Linux Terminal Servers for Any Business

by Mark Rais

A Linux Terminal Server offers any business an elegant and cost-effective way to integrate the power of open source. In this article, I review some basics of network topology and offer suggestions about how to install a prototype server. I top it off with some tips for business-specific installations and configuration guidance.

A Linux Terminal Server allows almost any business to gain the benefits of open source and the power of Linux immediately. What makes an LTS distinct is that it integrates well, without burden to infrastructure or people. Moreover, the performance of an LTS dramatically showcases Linux power. One LTS can serve graphics and applications to many desktop PCs simultaneously.

By placing the LTS into an existing subnet, colleagues can access the many useful applications and features with almost no effort—and at their convenience.

A great deal of effort has been put into the Linux Terminal Server Project (LTSP) to make it seamless. LTS simplifies installation by isolating the integration work exclusively on the server.

With an LTS, even the most hesitant users experience the benefits of open source in their organizational context. No re-installs are required. No major licensing or policy changes. And most important of all, the financial costs are negligible.

As an illustration, I recently found that a local real-estate company had needs that perfectly matched with an LTS. Among the many available applications, I demonstrated the ease of The GIMP to alter photos downloaded from the agents' cameras. Then I included simple bash scripts to automate the uploading of the enhanced images to their Web site. The GIMP exemplifies the many outstanding open-source programs they could access easily through the LTS.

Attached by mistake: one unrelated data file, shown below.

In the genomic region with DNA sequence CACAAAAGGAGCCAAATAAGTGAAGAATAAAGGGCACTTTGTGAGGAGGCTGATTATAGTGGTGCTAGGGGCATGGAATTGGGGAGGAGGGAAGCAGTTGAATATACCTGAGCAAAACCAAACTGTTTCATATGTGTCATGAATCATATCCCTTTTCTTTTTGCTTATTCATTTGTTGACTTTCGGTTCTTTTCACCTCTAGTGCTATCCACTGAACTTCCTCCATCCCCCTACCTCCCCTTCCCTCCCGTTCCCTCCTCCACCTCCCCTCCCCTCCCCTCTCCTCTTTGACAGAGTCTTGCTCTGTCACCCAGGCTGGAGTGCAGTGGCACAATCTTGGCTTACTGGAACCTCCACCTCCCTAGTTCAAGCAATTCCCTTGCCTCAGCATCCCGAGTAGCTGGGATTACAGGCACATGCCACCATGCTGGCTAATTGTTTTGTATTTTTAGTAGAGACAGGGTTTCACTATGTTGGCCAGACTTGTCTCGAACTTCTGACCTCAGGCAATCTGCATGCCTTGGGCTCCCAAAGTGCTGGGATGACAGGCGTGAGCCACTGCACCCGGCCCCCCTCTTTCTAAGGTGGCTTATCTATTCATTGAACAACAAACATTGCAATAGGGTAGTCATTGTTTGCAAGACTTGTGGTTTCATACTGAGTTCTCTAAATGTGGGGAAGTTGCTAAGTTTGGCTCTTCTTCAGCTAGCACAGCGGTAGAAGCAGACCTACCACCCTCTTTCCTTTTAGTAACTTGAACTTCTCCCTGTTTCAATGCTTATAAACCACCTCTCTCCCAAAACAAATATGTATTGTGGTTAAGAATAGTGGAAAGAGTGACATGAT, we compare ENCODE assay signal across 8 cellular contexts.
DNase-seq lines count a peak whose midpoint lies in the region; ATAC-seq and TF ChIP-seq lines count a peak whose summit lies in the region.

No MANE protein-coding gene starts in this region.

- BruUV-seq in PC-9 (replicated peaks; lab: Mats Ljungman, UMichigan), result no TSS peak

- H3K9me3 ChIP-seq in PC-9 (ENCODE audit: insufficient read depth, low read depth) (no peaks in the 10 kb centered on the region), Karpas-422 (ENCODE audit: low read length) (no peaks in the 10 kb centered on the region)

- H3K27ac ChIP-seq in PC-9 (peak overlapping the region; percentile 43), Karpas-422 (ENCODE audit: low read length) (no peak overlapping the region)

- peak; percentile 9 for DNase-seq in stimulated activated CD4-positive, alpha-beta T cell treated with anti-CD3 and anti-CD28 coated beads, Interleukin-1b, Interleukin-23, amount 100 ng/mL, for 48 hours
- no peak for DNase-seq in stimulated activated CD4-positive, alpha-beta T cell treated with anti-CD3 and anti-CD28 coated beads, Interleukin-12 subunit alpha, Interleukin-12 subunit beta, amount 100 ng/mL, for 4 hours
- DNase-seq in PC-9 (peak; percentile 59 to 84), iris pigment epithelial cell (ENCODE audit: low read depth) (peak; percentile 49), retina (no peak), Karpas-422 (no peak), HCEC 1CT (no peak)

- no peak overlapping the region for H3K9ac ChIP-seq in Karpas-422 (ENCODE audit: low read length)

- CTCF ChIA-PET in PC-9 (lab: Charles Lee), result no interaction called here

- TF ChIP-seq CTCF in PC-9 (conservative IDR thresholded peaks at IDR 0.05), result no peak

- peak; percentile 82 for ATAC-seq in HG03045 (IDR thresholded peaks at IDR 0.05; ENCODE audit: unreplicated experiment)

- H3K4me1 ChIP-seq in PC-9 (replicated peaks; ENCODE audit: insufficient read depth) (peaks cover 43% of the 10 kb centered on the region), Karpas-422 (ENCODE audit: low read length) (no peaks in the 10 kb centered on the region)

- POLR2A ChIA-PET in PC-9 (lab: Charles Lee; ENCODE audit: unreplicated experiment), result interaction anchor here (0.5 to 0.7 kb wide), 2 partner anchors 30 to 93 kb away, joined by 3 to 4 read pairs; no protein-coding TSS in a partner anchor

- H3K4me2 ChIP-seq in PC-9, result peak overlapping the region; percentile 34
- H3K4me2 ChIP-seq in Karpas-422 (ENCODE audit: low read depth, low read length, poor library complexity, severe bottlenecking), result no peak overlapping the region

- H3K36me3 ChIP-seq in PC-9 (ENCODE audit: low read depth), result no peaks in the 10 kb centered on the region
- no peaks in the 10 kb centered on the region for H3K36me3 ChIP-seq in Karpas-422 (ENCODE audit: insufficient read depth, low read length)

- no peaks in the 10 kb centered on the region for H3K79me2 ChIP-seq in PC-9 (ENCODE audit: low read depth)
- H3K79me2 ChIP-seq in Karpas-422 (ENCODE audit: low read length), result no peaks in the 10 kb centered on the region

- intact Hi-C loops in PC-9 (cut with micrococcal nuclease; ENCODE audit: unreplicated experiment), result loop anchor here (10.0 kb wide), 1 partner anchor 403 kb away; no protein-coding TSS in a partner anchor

This simple example demonstrates how a business that never considered Linux or open source could quickly gain access to applications with very little cost in time or money. Above all, the agents could access the LTS from their own desktops without any alterations.

Now, let me share some of the basics of integrating an LTS into your business.

First, choose your network topology and server based on your specific business context. Next, choose your method of installation and follow the on-line instructions. Finally, configure your server to support thin-client connections. You'll find that most installations work smoothly and quickly. To help guide your steps, I include tips for some of the more essential configurations.

Basic Network Topology and Options

If you look at most of the existing installations of LTS, you'll find that they implement a closed subnet configuration. In such a configuration, the LTS serves thin clients within its own controlled subnet and provides routing to the overall organization's network through a second Ethernet port.

Utilize this closed subnet configuration to isolate thin clients, such as in a work lab. Sometimes, this configuration also provides a reasonable solution for business, where a team or department needs the access and features of an LTS.

Linux Terminal Servers for Any Business

Figure 1. Closed Network Integration, Relying on the LTS